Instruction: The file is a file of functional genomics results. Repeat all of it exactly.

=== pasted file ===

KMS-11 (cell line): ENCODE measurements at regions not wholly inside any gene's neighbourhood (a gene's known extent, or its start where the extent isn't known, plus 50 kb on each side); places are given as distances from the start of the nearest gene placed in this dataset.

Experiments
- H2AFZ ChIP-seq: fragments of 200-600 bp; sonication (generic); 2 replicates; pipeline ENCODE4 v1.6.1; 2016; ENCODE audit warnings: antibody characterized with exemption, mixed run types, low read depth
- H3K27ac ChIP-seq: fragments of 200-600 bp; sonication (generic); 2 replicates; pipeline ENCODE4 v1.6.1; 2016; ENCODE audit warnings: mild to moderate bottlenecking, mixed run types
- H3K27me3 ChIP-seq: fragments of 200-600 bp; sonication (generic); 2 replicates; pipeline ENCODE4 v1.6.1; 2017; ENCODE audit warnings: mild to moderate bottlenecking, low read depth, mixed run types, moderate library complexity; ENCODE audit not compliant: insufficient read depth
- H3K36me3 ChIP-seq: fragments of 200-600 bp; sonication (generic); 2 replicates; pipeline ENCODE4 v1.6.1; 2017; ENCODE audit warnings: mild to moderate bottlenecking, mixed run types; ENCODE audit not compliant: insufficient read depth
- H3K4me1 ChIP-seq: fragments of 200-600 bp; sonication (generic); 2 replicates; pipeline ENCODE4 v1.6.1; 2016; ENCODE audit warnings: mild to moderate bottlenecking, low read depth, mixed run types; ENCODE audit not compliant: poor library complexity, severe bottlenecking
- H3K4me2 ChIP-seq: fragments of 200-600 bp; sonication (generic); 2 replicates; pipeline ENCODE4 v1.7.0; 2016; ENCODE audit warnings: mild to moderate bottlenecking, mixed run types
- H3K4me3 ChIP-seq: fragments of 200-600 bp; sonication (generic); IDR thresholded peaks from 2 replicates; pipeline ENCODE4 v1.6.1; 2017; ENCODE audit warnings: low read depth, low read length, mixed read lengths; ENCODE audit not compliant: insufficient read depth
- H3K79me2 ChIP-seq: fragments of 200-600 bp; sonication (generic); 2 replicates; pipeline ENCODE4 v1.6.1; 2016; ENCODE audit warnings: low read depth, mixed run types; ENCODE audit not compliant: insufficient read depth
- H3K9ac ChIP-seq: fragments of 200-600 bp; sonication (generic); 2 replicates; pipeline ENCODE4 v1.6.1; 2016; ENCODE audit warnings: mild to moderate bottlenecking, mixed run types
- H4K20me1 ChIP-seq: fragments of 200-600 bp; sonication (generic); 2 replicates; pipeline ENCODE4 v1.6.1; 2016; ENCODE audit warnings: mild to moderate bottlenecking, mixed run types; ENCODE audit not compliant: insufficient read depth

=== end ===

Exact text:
KMS-11 (cell line): ENCODE measurements at regions not wholly inside any gene's neighbourhood (a gene's known extent, or its start where the extent isn't known, plus 50 kb on each side); places are given as distances from the start of the nearest gene placed in this dataset.

Experiments
- H2AFZ ChIP-seq: fragments of 200-600 bp; sonication (generic); 2 replicates; pipeline ENCODE4 v1.6.1; 2016; ENCODE audit warnings: antibody characterized with exemption, mixed run types, low read depth
- H3K27ac ChIP-seq: fragments of 200-600 bp; sonication (generic); 2 replicates; pipeline ENCODE4 v1.6.1; 2016; ENCODE audit warnings: mild to moderate bottlenecking, mixed run types
- H3K27me3 ChIP-seq: fragments of 200-600 bp; sonication (generic); 2 replicates; pipeline ENCODE4 v1.6.1; 2017; ENCODE audit warnings: mild to moderate bottlenecking, low read depth, mixed run types, moderate library complexity; ENCODE audit not compliant: insufficient read depth
- H3K36me3 ChIP-seq: fragments of 200-600 bp; sonication (generic); 2 replicates; pipeline ENCODE4 v1.6.1; 2017; ENCODE audit warnings: mild to moderate bottlenecking, mixed run types; ENCODE audit not compliant: insufficient read depth
- H3K4me1 ChIP-seq: fragments of 200-600 bp; sonication (generic); 2 replicates; pipeline ENCODE4 v1.6.1; 2016; ENCODE audit warnings: mild to moderate bottlenecking, low read depth, mixed run types; ENCODE audit not compliant: poor library complexity, severe bottlenecking
- H3K4me2 ChIP-seq: fragments of 200-600 bp; sonication (generic); 2 replicates; pipeline ENCODE4 v1.7.0; 2016; ENCODE audit warnings: mild to moderate bottlenecking, mixed run types
- H3K4me3 ChIP-seq: fragments of 200-600 bp; sonication (generic); IDR thresholded peaks from 2 replicates; pipeline ENCODE4 v1.6.1; 2017; ENCODE audit warnings: low read depth, low read length, mixed read lengths; ENCODE audit not compliant: insufficient read depth
- H3K79me2 ChIP-seq: fragments of 200-600 bp; sonication (generic); 2 replicates; pipeline ENCODE4 v1.6.1; 2016; ENCODE audit warnings: low read depth, mixed run types; ENCODE audit not compliant: insufficient read depth
- H3K9ac ChIP-seq: fragments of 200-600 bp; sonication (generic); 2 replicates; pipeline ENCODE4 v1.6.1; 2016; ENCODE audit warnings: mild to moderate bottlenecking, mixed run types
- H4K20me1 ChIP-seq: fragments of 200-600 bp; sonication (generic); 2 replicates; pipeline ENCODE4 v1.6.1; 2016; ENCODE audit warnings: mild to moderate bottlenecking, mixed run types; ENCODE audit not compliant: insufficient read depth